Second, online physicians need to be fully aware that the way to increase sales of online medical services is to fully utilize the business functions offered by the online platform, as high sales are influenced by the synergy of high-scope and low-scope cues. This study is for physicians to reasonably distribute their limited energy and time in different online tools that can increase online sales. Physicians of the same rank, who are new to Internet health care and have not yet built up their own online reputation, should invest more energy and time in publishing articles that will allow patients to learn more about the physician's expertise and skill level, which in turn will increase sales. If the physician has developed a good online reputation, he or she can set a higher price for the service and can get good sales without using many other tools. If the physician's online reputation has not yet been developed, but high service prices and other high scope leads can work together to increase sales.

Third, the level of physicians in the online health consulting market varies, and patients have to use high-scope and low-scope cues to eliminate information asymmetry so that they can restore their health. Patients should use the evaluation mechanism of the platform to find a physician with a good online reputation and who has opened an online reservation function for online consultation. Patients can first understand their condition and match the physician who matches their condition through the articles posted by the physician, then purchase the physician's online medical services, consult the relevant solutions and quickly establish a connection with the physician. When it is necessary to shift from online to offline consultation, offline consultation can be conducted through the appointment registration function, which can reduce the time spent in the offline queue for registration and effectively balance the allocation of medical resources in China.

Limitations

This paper has generated some advantageous results; however, there are still certain limitations that must be improved future studies. First, data were taken from one online health-care community, the haodf.com, which is the most acceptable web-based medical consultation platforms [51, 52]; so the generalizability needs to be further tested. Future studies will consider collecting information from several different types of OHCs and empirically testing the model’s findings. Second, the reasons for patients' online purchasing behavior in actual health-care activities are numerous and the influencing factors are complex. This paper only examined the elements of cues presented by physicians in the OHC and did not analyze other elements in detail, such as the type of disease [53,54,55] and individual characteristics of patients, which can be further explored in future studies.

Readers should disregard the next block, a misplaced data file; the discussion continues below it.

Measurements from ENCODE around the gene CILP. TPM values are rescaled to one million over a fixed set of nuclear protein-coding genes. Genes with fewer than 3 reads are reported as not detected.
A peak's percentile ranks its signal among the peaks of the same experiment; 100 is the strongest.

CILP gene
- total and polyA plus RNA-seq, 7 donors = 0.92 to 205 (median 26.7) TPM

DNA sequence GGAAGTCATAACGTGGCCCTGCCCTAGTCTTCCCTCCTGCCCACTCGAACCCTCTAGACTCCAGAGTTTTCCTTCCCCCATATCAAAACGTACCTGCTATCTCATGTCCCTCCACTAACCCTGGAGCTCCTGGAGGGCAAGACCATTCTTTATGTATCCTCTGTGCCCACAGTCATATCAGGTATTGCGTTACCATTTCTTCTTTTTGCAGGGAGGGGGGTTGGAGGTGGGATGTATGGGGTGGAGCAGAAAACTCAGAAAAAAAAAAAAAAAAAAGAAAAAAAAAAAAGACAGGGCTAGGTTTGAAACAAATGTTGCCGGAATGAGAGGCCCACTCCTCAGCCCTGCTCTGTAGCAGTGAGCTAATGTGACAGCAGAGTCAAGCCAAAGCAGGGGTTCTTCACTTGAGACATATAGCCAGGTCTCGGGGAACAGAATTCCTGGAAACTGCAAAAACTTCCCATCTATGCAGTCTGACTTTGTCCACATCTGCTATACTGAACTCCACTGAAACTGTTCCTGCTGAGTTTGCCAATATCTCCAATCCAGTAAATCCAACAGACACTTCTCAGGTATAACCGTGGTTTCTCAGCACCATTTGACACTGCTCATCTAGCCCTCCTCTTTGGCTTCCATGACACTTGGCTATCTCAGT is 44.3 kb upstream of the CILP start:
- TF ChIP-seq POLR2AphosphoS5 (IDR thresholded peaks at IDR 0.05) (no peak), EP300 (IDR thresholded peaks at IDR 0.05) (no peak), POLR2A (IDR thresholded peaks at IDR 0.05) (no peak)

Conclusion

Most of the population has basically been used to go directly to physical hospitals for consultation and medical treatment due to the influence of traditional thinking, and has not accepted the emerging Internet health care. However, with the outbreak of the new crown pneumonia epidemic in 2020, more and more people became aware of this channel of accessing medical care, and the epidemic made Internet health care even hotter. Many patients began to realize the role of Internet health care during the epidemic, but still held doubts about whether online visits were reliable and how good the physicians were, which were also of greater concern to patients. But after the patient has purchased online medical service experience, this worry will be eliminated, because the patient can contact the original physician who saw him in the offline hospital. The network platform built by Haodf.com allows the best physicians in the country to go out online and provide services to patients by the physicians themselves. The information asymmetry between physicians and patients can be alleviated by applying the theory of cue utilization. The cues to eliminate information asymmetry can be divided into high-scope internal cues and low-scope internal cues. The government, platforms, physicians and patients should note that the formation of online medical service purchasing behavior originates from the synergistic influence of low-scope and high-scope cue elements.

Availability of data and materials

Our data can be collected on Haodf.com website (www.haodf.com). It is an opening data.

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Acknowledgements

Not applicable.

Funding

This research was supported by National Natural Science Foundation of China (Grant No.:71672008; 71972012) and Key Project of the Major Research Plan of the National Natural Science Foundation of China (Grant No.:91746210).

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Authors and Affiliations

Authors

Contributions

Dixuan Ren contributed to the conceptualization and design of the study, the collection and analysis of the required information. Both authors read and approved the final manuscript. Baolong Ma contributed to the conceptualization and design of the study. Both authors read and approved the final manuscript.

Corresponding author

Correspondence to Dixuan Ren.

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The study was approved by the Ethics Review Committee of School of Management and Economics, Beijing Institute of Technology. Since the data were an opening resource and analyzed anonymously, the filter data was obtained from a standard screening procedure, the fsQCA measurement was a completely routine qualitative assessment. All processes follow relevant guidelines and regulations.

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Ren, D., Ma, B. Combined effects of cues influencing patients’ purchasing behavior in online health-care communities: qualitative comparative analysis based on cue utilization theory. BMC Med Inform Decis Mak 22, 283 (2022). https://doi.org/10.1186/s12911-022-02023-0

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Keywords

  • Medical service
  • Purchasing behavior
  • Cue utilization theory
  • Online healthcare communities
  • Qualitative comparative analysis